Haycock012013 found Haycock coming full-circle with the formation of a super-group recording and scheduled for touring as Pete Haycock’s Climax Blues Band featuring Robin George, with Haycock being joined by a lineup of musicians including George, with whom he had collaborated on the LovePower Band, and other projects. Haycock envisioned this project as a return to the “true” Climax Blues Band, and he had just completed the new album, Broke Heart Blues, before his death.

Haycock built a recording studio in Frankfurt, Germany where he lived for several years until his death. He died of a heart attack on 30 October 2013 in Frankfurt. The news was posted on the group’s official website. He was 62. (by wikipedia)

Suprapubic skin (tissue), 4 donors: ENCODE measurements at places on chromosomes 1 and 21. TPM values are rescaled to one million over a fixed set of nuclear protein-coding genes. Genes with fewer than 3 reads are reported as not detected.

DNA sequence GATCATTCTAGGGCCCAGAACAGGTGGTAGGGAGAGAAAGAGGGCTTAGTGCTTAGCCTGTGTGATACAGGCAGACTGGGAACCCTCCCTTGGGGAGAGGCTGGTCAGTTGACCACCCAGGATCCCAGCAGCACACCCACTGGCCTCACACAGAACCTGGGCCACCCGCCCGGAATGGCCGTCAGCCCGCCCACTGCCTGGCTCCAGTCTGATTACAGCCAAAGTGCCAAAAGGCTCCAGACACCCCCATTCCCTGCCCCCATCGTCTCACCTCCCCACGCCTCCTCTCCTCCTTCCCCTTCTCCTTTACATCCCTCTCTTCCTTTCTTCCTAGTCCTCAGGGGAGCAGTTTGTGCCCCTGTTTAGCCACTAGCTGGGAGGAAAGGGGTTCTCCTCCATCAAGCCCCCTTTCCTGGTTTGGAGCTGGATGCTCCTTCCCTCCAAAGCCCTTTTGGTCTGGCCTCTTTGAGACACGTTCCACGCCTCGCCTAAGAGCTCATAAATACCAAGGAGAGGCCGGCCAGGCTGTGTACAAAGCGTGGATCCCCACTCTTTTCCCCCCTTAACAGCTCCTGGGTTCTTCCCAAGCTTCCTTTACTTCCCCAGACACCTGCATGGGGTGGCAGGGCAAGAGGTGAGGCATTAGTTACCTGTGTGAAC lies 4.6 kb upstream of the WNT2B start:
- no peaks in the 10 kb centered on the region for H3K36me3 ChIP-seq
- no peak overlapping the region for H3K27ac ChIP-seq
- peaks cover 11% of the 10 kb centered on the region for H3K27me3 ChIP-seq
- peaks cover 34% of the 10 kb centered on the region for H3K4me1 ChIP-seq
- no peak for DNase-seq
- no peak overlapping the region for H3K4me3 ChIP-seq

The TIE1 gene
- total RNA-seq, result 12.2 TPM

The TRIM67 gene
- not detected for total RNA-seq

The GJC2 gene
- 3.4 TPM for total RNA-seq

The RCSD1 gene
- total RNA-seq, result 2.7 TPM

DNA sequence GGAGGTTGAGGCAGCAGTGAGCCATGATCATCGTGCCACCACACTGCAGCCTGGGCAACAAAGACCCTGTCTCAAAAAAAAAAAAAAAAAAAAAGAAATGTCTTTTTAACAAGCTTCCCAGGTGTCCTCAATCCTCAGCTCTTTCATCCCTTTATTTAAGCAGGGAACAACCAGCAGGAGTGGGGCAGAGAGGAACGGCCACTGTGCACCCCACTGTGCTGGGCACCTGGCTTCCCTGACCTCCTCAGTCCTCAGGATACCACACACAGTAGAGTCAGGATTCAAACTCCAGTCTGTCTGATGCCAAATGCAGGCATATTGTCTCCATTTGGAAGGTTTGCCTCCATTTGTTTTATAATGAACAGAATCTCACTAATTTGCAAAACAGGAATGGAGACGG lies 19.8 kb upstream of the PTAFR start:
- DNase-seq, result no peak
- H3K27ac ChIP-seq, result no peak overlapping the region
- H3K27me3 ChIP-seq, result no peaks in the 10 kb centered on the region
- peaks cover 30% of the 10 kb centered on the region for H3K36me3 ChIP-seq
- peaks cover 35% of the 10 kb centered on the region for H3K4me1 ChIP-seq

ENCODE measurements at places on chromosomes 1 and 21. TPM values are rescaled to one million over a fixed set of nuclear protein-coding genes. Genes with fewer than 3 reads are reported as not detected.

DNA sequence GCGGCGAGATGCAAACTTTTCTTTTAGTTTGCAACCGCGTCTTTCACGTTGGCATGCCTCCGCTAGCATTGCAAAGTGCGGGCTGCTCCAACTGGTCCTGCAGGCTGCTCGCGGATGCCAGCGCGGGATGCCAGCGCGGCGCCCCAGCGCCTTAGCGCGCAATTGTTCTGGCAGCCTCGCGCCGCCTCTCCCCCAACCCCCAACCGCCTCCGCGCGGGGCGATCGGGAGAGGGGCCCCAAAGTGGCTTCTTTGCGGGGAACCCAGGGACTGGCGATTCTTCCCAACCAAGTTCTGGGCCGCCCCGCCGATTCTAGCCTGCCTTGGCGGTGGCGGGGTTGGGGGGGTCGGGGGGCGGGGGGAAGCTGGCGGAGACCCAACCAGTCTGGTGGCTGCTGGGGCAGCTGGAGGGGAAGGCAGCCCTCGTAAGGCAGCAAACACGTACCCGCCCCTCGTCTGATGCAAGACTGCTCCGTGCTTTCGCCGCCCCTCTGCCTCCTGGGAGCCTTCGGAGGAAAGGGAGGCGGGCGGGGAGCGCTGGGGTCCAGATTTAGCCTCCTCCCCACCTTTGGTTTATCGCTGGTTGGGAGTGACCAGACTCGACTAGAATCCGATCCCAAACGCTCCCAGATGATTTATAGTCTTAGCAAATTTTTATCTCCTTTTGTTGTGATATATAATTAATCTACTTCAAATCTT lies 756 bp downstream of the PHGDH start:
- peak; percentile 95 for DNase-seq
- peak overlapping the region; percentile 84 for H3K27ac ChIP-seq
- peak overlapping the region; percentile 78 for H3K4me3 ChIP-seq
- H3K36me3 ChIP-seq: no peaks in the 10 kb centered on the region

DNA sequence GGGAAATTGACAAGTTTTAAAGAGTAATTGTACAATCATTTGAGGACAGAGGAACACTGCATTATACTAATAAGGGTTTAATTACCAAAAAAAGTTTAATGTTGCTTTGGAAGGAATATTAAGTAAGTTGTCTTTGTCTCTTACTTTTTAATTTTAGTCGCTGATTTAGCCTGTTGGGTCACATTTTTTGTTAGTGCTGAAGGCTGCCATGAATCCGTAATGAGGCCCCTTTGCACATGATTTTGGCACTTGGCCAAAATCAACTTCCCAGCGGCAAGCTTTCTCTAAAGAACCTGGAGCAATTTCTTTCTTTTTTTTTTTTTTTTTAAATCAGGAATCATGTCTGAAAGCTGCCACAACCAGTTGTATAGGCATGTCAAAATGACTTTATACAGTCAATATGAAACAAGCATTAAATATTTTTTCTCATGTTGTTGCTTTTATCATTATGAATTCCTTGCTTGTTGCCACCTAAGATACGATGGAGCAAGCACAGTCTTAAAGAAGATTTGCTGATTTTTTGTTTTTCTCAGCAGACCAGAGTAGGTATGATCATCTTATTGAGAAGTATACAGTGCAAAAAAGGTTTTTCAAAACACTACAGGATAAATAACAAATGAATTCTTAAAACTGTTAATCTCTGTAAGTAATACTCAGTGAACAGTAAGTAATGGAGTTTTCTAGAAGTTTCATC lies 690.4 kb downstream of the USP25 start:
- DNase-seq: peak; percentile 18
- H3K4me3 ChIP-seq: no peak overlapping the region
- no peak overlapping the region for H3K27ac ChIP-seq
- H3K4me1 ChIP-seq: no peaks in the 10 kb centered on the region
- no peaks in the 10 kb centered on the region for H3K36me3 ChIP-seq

And this is one of his rarest album, only released in Germany. It was recorded live at a samll club called “Die Neue Kulisse”, Pirmasens / Germany in June 1992 and when I wrote it´s time to celebrate the one and only Pete Haycock … you will undertand me … after listening thiis album.

Pete Haycock … one of the most underrated musician in the history of Rock & Blues !

Listen and enjoy !

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Personnel:
Livingstone Brown (bass, keyboards, vocals on 5)
Pete Haycock (guitar, vocals)
Clive Mayuyu (drums)
Mike Stevens (saxophone, flute, keyboards)

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Tracklist:
01. Liberty (Haycock) 3.29
02. So Many Roads (Marshall) 11.11
03. Communication (Haycock) 6.47
04. Medley: 6.48
04.1. Come On In My Kitchen (Johnson)
04.2. Country Hat (Haycock)
05. The Thrill Is Gone /Hawkins/Darnell) 13.09
06. Lucienne (Haycock) 10.41
07. Dr. Brown, I Presume (Haycock) 6.00
08. Blackjack And Me (Haycock) 5.32